Lindbergh officials say finish citywide plan before granting mall TIF

Last of two parts: Crestwood TIF Commission scheduled to meet Wednesday night

Beth Johnston (

Beth Johnston (

By Mike Anthony

Lindbergh Schools officials believe that Crestwood’s first-ever comprehensive plan should be completed before a decision is made on whether to grant economic assistance for the proposed redevelopment of the former Crestwood Plaza.

The Board of Aldermen voted in July to hire Chicago-based planner Houseal Lavigne Associates to develop the citywide comprehensive plan.

The process to develop the comprehensive plan kicked off in November with community and business workshops and could take 10 months or more to complete.

In the meantime, the city’s Tax-Increment Financing, or TIF, Commission is considering whether to grant the mall owner’s request for about $25 million in economic assistance for a $104.3 million mixed-use redevelopment of the mall.

UrbanStreet Group of Chicago, which bought the mall last year for $2.625 million, submitted the only response to the city’s request for proposals to redevelop the 48-acre site at Watson and Sappington roads.

Bob Burk, UrbanStreet managing partner, presented a revised redevelopment proposal for the mall property last month at the first meeting of the TIF Commission.

The TIF Commission, chaired by former Ward 2 Alderman Tim Trueblood, is set to meet at 7 p.m. Wednesday, Jan. 20, at the Government Center, 1 Detjen Drive.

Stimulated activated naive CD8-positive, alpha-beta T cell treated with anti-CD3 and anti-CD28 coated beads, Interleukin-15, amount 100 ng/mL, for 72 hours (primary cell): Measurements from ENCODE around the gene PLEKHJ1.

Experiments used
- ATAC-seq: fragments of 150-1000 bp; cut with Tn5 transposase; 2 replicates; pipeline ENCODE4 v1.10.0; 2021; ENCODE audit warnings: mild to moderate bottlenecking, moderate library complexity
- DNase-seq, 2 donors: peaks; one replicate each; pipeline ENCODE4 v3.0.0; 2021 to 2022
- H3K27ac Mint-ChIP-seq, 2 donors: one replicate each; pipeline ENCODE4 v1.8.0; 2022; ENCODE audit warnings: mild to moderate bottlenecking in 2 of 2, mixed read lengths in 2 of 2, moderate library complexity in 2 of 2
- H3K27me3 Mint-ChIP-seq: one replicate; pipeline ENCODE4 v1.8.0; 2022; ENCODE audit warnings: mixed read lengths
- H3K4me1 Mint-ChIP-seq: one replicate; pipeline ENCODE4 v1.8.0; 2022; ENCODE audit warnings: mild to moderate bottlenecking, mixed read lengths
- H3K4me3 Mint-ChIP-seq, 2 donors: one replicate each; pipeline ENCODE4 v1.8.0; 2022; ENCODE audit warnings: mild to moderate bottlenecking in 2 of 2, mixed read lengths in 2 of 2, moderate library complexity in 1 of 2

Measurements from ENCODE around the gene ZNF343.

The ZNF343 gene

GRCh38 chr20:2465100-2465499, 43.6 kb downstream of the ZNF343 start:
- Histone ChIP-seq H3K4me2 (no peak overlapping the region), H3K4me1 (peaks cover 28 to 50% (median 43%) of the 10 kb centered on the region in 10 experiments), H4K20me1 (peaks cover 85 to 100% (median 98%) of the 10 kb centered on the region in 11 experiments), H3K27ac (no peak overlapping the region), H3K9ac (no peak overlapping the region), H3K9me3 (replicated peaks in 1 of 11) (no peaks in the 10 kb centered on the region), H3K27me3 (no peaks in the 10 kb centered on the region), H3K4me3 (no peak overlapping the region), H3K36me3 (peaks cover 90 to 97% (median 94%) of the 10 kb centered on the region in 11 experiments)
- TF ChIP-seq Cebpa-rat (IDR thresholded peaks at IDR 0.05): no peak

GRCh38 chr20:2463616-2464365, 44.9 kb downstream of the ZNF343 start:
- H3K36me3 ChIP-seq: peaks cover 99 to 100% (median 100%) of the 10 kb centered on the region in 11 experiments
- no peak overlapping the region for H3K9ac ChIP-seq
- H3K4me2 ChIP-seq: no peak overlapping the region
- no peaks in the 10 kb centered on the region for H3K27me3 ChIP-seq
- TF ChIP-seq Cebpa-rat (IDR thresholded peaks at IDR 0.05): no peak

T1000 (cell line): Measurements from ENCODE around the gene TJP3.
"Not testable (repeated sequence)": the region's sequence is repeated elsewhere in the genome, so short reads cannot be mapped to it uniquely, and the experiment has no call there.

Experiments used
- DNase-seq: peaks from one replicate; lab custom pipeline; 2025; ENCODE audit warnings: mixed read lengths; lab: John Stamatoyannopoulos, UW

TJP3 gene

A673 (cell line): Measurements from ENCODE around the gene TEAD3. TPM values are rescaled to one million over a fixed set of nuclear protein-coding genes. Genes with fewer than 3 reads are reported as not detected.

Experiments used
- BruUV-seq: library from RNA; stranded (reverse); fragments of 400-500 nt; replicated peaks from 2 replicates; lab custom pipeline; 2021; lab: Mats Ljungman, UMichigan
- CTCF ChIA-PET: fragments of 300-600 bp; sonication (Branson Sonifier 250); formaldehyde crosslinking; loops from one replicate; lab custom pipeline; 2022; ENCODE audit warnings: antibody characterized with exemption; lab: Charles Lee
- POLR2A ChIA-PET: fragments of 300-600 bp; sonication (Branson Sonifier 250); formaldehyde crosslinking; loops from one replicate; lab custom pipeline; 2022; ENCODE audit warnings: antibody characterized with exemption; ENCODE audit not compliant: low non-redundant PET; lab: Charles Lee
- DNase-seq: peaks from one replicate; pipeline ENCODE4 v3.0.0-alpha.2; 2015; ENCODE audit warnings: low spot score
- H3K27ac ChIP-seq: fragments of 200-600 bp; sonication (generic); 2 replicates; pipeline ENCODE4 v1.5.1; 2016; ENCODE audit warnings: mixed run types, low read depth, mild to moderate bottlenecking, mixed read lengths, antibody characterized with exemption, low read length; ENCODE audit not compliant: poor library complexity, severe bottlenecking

UrbanStreet is seeking $15 million in TIF, $5 million in Community Improvement District, or CID, funds, and $5 million in Transportation Development District, or TDD, funds for the redevelopment project.

UrbanStreet’s proposed mixed-use development for the mall site, most recently called Crestwood Court, includes one large retail facility, a multi-screen movie theater, a fitness center, two dine-in restaurants, an office building, a 225-unit apartment complex currently envisioned as senior housing and 11 to 13 acres of open space and community gardens, including stormwater management.

Lindbergh officials fully support the redevelopment of the mall, but have concerns about UrbanStreet’s proposal, including the residential component and Burk’s contention that no commitments from potential retail tenants can be secured until economic assistance is granted for the project.

The city’s Planning and Zoning Commission voted in August to approve an amendment to the Watson Road Commercial District Plan that allows residential uses at the mall site.

The Watson Road Commercial District Plan, also called the Watson Road Corridor Plan, “is the city’s current comprehensive plan for the Watson Road commercial district,” according to the amendment. The plan was created in 1984 through a cooperative effort by city officials and the business community, and amended in 1998, 2005 and 2006 by the Planning and Zoning Commission.

Because the city has never had a citywide comprehensive plan, the Watson Road Corridor Plan has been used in the past to comply with the comprehensive plan requirement of the state’s TIF statute. The TIF statute requires that a redevelopment plan must conform to the comprehensive plan for the development of the municipality as a whole.